Columbia is a city with passion.
Passion for a few things, in particular.
Business is big here in the capital city. The region finally landed some of sought-after national chains in the past year — Trader Joe’s and Whole Foods — and there’s talk they could help lure others.
Business leaders are working to reshape our economy with a high-tech core that could boost Columbia’s national reputation while drawing — and keeping — more young workers. Meanwhile, the Midlands, like the rest of the state, continues to draw manufacturing and distribution work that have been employment staples for decades.
Anyone new to Columbia will learn quickly that life revolves around the University of South Carolina, the state’s flagship college. The school’s nearly 40,000 students and employees occupy a campus that carves through downtown Columbia, from the historic tree-lined Horseshoe quad — the original campus — to a riverside baseball stadium.
The college mingles with the community through lectures and concerts as well as medical, social and volunteer work.
But it’s the athletics side of the school that generates the most buzz around Columbia.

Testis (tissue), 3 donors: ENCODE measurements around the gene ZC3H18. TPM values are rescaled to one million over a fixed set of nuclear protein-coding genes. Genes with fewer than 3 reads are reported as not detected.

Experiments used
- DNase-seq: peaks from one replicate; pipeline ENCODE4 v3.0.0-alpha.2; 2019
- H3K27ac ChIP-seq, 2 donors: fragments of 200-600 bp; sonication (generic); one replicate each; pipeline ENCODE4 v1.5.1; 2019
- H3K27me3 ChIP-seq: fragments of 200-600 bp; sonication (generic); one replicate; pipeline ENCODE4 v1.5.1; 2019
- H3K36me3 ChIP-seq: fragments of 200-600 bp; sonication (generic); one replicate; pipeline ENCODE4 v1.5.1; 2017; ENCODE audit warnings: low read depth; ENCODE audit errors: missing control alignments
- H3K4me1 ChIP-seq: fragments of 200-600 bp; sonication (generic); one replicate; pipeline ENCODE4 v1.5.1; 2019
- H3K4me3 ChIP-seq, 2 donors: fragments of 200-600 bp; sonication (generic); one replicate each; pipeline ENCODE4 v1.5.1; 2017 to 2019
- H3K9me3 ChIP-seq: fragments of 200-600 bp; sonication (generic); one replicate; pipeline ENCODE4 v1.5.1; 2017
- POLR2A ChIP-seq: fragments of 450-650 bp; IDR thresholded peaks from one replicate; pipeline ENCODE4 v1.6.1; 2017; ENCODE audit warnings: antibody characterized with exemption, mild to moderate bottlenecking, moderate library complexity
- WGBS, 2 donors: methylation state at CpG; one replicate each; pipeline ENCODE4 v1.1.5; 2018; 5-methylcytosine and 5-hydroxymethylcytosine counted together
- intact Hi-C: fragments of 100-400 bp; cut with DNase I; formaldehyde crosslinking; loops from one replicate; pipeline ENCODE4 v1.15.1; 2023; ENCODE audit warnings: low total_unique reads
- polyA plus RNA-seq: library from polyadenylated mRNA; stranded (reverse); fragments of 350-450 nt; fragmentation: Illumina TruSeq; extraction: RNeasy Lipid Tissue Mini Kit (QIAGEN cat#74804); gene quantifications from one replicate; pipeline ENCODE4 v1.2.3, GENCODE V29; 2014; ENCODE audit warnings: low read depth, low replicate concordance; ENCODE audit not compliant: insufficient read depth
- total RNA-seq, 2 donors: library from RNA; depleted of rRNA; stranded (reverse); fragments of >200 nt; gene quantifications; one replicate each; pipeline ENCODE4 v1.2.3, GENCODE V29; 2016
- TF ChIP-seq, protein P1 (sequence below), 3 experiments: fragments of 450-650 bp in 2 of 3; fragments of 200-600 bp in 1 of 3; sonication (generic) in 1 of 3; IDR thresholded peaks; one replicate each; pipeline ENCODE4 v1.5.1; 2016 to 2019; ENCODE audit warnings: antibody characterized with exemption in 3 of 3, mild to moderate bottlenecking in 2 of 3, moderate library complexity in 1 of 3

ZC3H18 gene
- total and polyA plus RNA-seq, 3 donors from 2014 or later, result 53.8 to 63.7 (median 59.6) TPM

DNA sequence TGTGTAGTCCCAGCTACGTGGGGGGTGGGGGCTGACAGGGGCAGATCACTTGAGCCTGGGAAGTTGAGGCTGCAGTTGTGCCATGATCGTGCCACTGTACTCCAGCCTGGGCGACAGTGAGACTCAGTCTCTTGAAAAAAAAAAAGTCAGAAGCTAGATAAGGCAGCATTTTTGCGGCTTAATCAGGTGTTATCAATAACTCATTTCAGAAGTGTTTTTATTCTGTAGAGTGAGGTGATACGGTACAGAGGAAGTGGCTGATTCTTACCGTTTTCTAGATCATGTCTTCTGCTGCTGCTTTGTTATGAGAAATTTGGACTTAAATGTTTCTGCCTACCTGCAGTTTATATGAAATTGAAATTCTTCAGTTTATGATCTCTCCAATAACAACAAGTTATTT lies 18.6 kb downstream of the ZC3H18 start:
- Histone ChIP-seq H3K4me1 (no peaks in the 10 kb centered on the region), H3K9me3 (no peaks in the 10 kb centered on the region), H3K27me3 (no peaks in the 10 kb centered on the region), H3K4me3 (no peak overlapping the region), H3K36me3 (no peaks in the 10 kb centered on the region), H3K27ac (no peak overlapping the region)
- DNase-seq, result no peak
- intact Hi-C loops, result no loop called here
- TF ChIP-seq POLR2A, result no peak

The Gamecocks have posted recent 10-plus win football seasons and won two national baseball championships. There are some big-name coaches here, like Steve Spurrier in football and Dawn Staley in women’s basketball. Matching the excitement on the field are some $200 million in new and improved facilities, from a football gameday parking lot to a new softball field.
The other sport in town is politics.
The S.C. State House — festooned with bronze stars marking spots struck by General Sherman’s cannons during the Civil War — is the centerpiece of Columbia’s government core.
The historic building is electrified during the first half of the year, when the governor — currently Republican Nikki Haley, a rising star on the national political state — and the state’s 170 representative and senators work on laws and attend social functions.
State government is a huge employer here. Columbia is home to more than 100 state agencies and dozens of state trade groups, advocacy organizations and lobbying firms.
Adding federal government operations just makes the public sector an even more dominant economic force in town.
And so the city’s power bases are intertwined.